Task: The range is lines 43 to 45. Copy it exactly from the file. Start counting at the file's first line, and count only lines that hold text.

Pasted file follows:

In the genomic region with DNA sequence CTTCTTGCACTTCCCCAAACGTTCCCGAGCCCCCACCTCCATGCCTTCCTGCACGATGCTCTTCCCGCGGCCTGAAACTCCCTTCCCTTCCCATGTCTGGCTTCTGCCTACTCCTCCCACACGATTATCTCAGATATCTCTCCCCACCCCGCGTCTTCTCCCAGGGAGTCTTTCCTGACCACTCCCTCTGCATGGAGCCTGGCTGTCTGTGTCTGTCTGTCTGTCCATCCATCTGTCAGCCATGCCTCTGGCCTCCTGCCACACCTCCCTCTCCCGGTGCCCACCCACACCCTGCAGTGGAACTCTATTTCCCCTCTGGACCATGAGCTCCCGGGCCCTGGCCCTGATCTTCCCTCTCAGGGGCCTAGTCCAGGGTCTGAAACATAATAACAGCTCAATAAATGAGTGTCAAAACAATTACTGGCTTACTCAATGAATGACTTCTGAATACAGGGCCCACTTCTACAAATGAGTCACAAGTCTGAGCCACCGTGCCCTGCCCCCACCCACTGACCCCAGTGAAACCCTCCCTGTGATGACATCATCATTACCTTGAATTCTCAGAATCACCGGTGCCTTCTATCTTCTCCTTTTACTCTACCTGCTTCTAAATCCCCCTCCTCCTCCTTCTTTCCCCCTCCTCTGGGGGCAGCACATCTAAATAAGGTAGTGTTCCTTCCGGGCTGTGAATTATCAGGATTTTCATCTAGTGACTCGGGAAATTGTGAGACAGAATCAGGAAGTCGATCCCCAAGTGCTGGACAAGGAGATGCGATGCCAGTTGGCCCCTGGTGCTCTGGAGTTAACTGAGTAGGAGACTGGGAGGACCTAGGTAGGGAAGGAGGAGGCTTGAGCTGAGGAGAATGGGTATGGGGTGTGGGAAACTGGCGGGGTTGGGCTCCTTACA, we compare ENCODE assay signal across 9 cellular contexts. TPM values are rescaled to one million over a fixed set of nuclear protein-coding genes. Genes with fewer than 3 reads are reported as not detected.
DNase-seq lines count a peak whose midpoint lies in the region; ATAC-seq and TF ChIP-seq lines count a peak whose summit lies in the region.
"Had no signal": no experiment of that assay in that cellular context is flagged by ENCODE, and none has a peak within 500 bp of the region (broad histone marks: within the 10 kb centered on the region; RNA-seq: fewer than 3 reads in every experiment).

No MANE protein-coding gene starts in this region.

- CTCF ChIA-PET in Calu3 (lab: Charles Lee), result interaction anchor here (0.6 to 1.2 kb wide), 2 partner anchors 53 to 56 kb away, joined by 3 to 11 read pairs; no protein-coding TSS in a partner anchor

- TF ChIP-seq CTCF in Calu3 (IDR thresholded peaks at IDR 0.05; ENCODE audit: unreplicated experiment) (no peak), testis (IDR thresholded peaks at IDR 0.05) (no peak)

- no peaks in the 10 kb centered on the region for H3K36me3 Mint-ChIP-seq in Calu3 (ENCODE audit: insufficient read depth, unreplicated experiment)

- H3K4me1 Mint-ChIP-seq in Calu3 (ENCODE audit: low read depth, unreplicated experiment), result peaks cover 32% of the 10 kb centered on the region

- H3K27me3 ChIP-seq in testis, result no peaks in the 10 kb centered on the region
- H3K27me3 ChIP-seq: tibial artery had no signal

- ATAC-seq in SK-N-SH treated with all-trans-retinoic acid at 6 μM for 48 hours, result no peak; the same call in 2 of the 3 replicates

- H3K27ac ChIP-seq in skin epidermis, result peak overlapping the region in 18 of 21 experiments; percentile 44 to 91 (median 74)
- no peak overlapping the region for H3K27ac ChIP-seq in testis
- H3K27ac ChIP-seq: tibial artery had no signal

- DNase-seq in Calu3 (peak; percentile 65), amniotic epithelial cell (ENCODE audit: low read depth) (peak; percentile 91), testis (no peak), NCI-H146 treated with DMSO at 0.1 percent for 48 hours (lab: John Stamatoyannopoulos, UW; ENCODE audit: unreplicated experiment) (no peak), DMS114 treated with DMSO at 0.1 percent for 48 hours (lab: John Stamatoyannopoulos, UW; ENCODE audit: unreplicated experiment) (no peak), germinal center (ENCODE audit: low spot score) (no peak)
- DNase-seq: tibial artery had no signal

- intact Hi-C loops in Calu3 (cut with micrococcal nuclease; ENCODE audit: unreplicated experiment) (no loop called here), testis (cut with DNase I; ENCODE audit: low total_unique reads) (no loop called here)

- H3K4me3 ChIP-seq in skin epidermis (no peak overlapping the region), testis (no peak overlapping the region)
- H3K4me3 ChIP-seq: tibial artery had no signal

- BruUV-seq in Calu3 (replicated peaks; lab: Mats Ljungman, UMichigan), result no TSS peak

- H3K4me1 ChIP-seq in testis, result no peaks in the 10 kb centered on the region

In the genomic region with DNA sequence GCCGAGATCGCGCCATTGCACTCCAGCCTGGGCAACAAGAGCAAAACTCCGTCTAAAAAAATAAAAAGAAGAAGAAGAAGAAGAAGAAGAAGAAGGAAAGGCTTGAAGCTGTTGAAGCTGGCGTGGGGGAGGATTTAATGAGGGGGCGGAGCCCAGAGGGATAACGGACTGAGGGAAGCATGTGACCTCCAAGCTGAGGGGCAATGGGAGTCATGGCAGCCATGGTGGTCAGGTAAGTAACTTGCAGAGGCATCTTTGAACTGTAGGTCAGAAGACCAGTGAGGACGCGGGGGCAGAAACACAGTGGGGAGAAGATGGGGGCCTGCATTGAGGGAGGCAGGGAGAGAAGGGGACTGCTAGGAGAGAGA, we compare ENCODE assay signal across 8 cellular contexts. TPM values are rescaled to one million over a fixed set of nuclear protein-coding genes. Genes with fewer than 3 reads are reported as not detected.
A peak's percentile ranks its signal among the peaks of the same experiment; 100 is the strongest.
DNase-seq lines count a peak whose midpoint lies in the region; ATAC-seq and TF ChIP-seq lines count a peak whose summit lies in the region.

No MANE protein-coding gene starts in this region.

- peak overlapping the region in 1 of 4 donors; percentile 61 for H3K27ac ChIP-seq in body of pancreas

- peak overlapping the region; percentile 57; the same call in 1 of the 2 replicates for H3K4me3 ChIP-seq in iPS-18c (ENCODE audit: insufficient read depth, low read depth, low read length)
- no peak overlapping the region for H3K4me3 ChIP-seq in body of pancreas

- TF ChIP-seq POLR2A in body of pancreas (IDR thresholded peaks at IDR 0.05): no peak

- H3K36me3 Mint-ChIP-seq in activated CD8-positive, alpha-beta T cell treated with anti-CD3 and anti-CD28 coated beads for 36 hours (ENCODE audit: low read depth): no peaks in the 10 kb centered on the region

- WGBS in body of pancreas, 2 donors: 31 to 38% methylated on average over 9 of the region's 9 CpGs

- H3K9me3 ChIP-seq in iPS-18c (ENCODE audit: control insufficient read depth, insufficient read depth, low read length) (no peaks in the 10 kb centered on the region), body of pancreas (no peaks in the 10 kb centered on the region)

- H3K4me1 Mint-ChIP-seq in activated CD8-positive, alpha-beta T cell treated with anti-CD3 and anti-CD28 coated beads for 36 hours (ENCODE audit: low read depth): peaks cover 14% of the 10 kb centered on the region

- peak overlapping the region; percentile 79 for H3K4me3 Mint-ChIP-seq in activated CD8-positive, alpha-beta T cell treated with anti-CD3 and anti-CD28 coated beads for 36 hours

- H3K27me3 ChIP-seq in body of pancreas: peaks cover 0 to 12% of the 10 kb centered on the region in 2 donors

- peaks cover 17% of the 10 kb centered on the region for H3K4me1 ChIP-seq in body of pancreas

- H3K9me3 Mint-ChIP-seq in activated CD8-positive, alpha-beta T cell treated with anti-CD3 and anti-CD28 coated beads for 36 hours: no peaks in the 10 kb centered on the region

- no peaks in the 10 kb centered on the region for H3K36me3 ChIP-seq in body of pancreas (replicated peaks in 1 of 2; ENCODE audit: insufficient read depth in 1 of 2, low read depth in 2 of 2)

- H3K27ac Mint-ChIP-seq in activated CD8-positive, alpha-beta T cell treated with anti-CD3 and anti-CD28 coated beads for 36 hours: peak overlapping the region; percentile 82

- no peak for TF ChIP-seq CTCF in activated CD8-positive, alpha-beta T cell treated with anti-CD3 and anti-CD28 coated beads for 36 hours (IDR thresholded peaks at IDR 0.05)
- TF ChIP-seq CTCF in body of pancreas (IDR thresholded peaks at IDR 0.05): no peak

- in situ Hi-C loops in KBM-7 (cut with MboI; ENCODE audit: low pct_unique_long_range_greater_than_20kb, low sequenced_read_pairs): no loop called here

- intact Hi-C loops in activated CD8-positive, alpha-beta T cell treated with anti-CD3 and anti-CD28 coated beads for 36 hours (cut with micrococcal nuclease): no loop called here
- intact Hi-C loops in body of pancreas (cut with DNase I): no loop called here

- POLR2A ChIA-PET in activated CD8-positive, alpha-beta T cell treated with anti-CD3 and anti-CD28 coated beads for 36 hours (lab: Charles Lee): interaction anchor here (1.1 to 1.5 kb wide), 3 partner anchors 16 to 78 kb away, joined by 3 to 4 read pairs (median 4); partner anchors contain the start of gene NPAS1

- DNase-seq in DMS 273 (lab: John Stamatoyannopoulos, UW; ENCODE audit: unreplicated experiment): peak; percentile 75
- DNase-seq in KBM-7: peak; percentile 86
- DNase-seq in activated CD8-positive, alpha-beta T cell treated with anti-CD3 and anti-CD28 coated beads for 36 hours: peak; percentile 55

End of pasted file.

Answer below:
- intact Hi-C loops in activated CD8-positive, alpha-beta T cell treated with anti-CD3 and anti-CD28 coated beads for 36 hours (cut with micrococcal nuclease): no loop called here
- intact Hi-C loops in body of pancreas (cut with DNase I): no loop called here

- POLR2A ChIA-PET in activated CD8-positive, alpha-beta T cell treated with anti-CD3 and anti-CD28 coated beads for 36 hours (lab: Charles Lee): interaction anchor here (1.1 to 1.5 kb wide), 3 partner anchors 16 to 78 kb away, joined by 3 to 4 read pairs (median 4); partner anchors contain the start of gene NPAS1